This path stretches from 21 St. S. between
Boston and Cincinnati Avenues west and south to the west end of the
pedestrian bridge over the Arkansas River. Extensions may be made at
each end, northward along the river on the west side and northward from
21 St. to 18 St. along the cleared but unpaved railroad right-of-way.
A parking lot is at Riverside Drive near
the eastern end of the pedestrian bridge. Cars may be parked here or on
26 St. where it crosses the pathway. Most people start at the pedestrian
bridge. The Arkansas River is over one-quarter mile wide and has been
dammed to make a shallow lake which extends several miles upstream.
Birding from the bridge varies with the seasons, the level of the lake,
and the flow of water. Mallards and Gadwalls may be seen in winter with
the aid of a scope. On a blustery November day in 1985 a Red-necked
Grebe was observed as it floated down river to the pedestrian bridge,
diving or flying upstream repeatedly. Many Ring-billed Gulls and a few
Herring Gulls use the sand flats in winter; Franklin's Gulls and Caspian
Terns in May and October; and Killdeer throughout the year. In May the
Least Terns nest on sand flats a mile or so downstream and with the use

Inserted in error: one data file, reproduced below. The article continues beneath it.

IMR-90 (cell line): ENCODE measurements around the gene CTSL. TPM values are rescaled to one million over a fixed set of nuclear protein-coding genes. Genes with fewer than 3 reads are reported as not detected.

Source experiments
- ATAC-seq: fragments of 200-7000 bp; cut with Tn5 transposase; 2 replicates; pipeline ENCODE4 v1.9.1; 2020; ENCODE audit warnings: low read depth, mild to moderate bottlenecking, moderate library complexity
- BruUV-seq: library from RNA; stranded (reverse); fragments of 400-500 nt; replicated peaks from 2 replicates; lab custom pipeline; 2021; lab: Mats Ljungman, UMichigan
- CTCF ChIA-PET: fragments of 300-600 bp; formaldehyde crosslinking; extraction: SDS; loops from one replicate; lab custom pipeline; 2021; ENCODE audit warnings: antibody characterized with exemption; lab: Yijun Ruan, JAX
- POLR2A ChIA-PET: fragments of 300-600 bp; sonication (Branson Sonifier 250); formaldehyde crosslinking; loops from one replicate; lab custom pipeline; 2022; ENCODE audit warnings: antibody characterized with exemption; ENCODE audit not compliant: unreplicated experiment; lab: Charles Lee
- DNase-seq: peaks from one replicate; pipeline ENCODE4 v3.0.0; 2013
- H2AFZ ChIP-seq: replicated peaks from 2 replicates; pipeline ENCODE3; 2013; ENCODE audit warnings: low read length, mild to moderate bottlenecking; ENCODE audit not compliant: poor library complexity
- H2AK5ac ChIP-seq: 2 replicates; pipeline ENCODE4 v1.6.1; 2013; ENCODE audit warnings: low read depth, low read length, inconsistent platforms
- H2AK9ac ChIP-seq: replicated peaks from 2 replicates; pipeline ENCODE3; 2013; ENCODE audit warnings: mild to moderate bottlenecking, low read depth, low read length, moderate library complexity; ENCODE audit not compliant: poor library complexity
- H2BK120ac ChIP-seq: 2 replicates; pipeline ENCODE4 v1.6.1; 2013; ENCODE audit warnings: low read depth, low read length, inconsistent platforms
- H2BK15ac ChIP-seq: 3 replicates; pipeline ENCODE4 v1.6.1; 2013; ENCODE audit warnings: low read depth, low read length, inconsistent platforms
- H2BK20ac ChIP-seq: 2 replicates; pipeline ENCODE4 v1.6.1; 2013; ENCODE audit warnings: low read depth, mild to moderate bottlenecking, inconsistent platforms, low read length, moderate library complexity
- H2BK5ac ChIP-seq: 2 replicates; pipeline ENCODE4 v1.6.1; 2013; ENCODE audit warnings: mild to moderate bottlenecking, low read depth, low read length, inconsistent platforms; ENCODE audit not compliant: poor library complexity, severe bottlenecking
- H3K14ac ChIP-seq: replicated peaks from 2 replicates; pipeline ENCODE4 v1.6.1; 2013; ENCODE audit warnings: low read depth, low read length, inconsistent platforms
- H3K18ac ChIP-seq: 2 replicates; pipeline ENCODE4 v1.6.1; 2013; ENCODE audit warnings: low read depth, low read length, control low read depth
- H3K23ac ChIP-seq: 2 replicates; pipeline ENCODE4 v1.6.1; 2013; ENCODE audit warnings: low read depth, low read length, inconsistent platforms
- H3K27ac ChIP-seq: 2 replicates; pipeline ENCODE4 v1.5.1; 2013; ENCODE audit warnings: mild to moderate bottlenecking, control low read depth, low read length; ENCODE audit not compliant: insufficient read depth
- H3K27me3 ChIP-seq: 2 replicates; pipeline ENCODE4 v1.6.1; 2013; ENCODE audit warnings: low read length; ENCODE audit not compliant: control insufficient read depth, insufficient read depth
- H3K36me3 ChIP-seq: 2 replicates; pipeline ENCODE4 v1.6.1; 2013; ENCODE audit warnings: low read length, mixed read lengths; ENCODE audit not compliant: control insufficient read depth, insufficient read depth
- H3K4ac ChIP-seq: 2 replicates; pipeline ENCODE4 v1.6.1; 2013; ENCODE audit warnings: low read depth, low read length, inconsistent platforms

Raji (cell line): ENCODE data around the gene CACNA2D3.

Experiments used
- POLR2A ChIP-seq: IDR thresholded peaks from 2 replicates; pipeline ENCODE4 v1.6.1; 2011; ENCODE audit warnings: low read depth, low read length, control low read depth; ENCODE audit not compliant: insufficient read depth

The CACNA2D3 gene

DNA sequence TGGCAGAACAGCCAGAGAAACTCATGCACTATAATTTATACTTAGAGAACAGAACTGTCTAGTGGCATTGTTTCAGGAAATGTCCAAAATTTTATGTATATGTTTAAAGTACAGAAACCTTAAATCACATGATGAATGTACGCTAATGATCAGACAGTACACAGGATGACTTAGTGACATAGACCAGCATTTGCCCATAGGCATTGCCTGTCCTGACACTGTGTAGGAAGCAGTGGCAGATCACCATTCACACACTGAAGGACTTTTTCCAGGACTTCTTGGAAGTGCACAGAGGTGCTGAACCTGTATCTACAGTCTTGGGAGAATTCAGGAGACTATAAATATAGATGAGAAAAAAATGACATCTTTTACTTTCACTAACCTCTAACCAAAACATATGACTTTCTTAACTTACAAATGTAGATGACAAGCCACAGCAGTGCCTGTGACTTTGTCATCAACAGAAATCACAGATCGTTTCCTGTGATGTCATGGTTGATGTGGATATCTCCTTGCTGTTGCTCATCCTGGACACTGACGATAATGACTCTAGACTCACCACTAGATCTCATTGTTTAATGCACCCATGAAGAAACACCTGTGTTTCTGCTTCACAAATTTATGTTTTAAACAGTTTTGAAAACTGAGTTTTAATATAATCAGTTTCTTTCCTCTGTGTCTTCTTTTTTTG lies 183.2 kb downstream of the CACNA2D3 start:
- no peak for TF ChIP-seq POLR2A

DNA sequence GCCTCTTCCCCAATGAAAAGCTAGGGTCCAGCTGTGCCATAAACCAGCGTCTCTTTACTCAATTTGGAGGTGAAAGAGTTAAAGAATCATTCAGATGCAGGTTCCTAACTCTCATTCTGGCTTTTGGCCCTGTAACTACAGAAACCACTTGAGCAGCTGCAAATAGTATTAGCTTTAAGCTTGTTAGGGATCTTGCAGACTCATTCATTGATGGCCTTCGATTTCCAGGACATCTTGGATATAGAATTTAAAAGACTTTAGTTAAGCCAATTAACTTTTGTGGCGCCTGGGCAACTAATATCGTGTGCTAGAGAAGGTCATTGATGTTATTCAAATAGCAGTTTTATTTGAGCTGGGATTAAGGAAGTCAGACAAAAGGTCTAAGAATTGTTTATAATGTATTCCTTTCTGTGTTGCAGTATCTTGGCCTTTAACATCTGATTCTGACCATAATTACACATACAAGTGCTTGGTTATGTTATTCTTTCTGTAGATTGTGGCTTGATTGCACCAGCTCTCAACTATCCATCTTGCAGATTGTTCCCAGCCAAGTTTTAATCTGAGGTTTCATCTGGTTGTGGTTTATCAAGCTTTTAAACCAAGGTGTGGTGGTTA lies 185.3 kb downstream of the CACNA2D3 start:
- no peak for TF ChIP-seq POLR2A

of a scope the birder may see them flying to nests with food.
In spring and summer Great Egrets, Snowy
Egrets and Great Blue Herons feed below the dam, while Green-backed
Herons catch frogs in shaded pools near the banks. Belted Kingfishers
are seen all year. Purple Martins, Barn and Rough-winged swallows are
common in season. When the water is low during migration shorebirds
appear, yellowlegs, Long-billed Dowitchers, Spotted and Solitary
sandpipers being most common. At the west end of the bridge Red-tailed
Hawks perch on the poles in winter and Scissor-tailed Flycatchers on the
wires in the summer. Watch the trumpet vines in late summer for
At the east end of the bridge the path
goes north and east past a meadow, original bottomland woods, and
hedgerows. The path is on an embankment part of the way as one walks
almost at tree-top level, a great vantage point for finding warblers,
vireos, and Rose-breasted Grosbeaks in spring. Later the path is in a
cut between embankments with underbrush and trees growing up the sides.
Bell's Vireos nest regularly in the brush on the north and House Wrens
on the south side near the entrance to the path from the parking lot.
The woods to the north have a resident
flock of Bobwhites. With luck an Eastern Screech-Owl or a Great Horned
Owl may be found. Black-billed Cuckoos have been observed several times
and the thrush family is well represented according to season. Other
species are Red-eyed, White-eyed and Warbling vireos in summer; American
Redstart (possible June nester); Orange-crowned, Nashville, Yellow,
Yellow-rumped, and Yellow-throated warblers in migration; Indigo and
Painted buntings in summer; Brown Creeper, Ruby-crowned and
Golden-crowned Kinglet, Rufous-sided Towhee, Purple Finch and Pine
Siskin in winter, with six or seven species of sparrows in winter.
See also the
River Parks account for more details on birding this section of the